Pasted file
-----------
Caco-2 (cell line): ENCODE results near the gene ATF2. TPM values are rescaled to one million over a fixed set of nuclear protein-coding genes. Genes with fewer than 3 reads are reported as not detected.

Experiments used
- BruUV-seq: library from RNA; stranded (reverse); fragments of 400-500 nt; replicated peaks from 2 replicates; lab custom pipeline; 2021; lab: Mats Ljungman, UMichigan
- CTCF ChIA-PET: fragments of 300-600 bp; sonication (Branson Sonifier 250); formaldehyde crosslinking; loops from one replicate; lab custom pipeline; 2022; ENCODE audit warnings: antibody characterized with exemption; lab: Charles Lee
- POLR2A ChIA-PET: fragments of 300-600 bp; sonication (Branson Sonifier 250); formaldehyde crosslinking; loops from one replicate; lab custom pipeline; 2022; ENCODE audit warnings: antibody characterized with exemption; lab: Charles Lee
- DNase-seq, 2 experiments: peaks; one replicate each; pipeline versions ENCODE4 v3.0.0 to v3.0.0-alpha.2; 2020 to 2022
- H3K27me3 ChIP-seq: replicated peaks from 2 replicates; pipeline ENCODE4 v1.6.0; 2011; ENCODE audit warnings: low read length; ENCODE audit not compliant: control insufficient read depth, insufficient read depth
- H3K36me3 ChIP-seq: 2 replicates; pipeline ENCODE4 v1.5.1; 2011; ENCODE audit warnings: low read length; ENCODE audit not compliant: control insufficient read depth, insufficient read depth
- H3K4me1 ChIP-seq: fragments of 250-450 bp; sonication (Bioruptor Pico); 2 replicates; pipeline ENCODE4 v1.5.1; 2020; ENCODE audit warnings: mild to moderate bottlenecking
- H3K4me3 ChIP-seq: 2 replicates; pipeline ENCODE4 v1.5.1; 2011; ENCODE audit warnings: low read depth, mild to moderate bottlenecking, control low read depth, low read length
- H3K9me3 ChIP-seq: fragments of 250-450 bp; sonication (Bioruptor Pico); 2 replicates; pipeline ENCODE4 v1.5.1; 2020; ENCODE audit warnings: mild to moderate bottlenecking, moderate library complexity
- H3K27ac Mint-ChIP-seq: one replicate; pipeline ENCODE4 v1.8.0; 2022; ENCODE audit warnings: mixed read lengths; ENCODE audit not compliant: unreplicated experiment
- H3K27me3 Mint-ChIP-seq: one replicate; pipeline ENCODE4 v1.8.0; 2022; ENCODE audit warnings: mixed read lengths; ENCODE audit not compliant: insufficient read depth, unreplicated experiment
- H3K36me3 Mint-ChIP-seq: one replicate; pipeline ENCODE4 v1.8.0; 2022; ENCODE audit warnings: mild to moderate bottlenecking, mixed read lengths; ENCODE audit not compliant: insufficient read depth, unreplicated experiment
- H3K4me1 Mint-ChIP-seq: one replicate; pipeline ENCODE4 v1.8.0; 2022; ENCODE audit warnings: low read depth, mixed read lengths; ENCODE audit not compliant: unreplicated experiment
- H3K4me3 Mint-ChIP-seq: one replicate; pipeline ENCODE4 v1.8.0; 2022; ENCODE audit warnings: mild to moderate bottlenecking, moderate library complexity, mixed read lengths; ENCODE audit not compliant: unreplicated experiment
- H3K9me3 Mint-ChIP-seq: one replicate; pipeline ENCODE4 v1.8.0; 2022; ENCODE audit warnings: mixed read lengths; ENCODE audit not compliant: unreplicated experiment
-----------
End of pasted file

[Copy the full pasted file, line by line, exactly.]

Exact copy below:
Caco-2 (cell line): ENCODE results near the gene ATF2. TPM values are rescaled to one million over a fixed set of nuclear protein-coding genes. Genes with fewer than 3 reads are reported as not detected.

Experiments used
- BruUV-seq: library from RNA; stranded (reverse); fragments of 400-500 nt; replicated peaks from 2 replicates; lab custom pipeline; 2021; lab: Mats Ljungman, UMichigan
- CTCF ChIA-PET: fragments of 300-600 bp; sonication (Branson Sonifier 250); formaldehyde crosslinking; loops from one replicate; lab custom pipeline; 2022; ENCODE audit warnings: antibody characterized with exemption; lab: Charles Lee
- POLR2A ChIA-PET: fragments of 300-600 bp; sonication (Branson Sonifier 250); formaldehyde crosslinking; loops from one replicate; lab custom pipeline; 2022; ENCODE audit warnings: antibody characterized with exemption; lab: Charles Lee
- DNase-seq, 2 experiments: peaks; one replicate each; pipeline versions ENCODE4 v3.0.0 to v3.0.0-alpha.2; 2020 to 2022
- H3K27me3 ChIP-seq: replicated peaks from 2 replicates; pipeline ENCODE4 v1.6.0; 2011; ENCODE audit warnings: low read length; ENCODE audit not compliant: control insufficient read depth, insufficient read depth
- H3K36me3 ChIP-seq: 2 replicates; pipeline ENCODE4 v1.5.1; 2011; ENCODE audit warnings: low read length; ENCODE audit not compliant: control insufficient read depth, insufficient read depth
- H3K4me1 ChIP-seq: fragments of 250-450 bp; sonication (Bioruptor Pico); 2 replicates; pipeline ENCODE4 v1.5.1; 2020; ENCODE audit warnings: mild to moderate bottlenecking
- H3K4me3 ChIP-seq: 2 replicates; pipeline ENCODE4 v1.5.1; 2011; ENCODE audit warnings: low read depth, mild to moderate bottlenecking, control low read depth, low read length
- H3K9me3 ChIP-seq: fragments of 250-450 bp; sonication (Bioruptor Pico); 2 replicates; pipeline ENCODE4 v1.5.1; 2020; ENCODE audit warnings: mild to moderate bottlenecking, moderate library complexity
- H3K27ac Mint-ChIP-seq: one replicate; pipeline ENCODE4 v1.8.0; 2022; ENCODE audit warnings: mixed read lengths; ENCODE audit not compliant: unreplicated experiment
- H3K27me3 Mint-ChIP-seq: one replicate; pipeline ENCODE4 v1.8.0; 2022; ENCODE audit warnings: mixed read lengths; ENCODE audit not compliant: insufficient read depth, unreplicated experiment
- H3K36me3 Mint-ChIP-seq: one replicate; pipeline ENCODE4 v1.8.0; 2022; ENCODE audit warnings: mild to moderate bottlenecking, mixed read lengths; ENCODE audit not compliant: insufficient read depth, unreplicated experiment
- H3K4me1 Mint-ChIP-seq: one replicate; pipeline ENCODE4 v1.8.0; 2022; ENCODE audit warnings: low read depth, mixed read lengths; ENCODE audit not compliant: unreplicated experiment
- H3K4me3 Mint-ChIP-seq: one replicate; pipeline ENCODE4 v1.8.0; 2022; ENCODE audit warnings: mild to moderate bottlenecking, moderate library complexity, mixed read lengths; ENCODE audit not compliant: unreplicated experiment
- H3K9me3 Mint-ChIP-seq: one replicate; pipeline ENCODE4 v1.8.0; 2022; ENCODE audit warnings: mixed read lengths; ENCODE audit not compliant: unreplicated experiment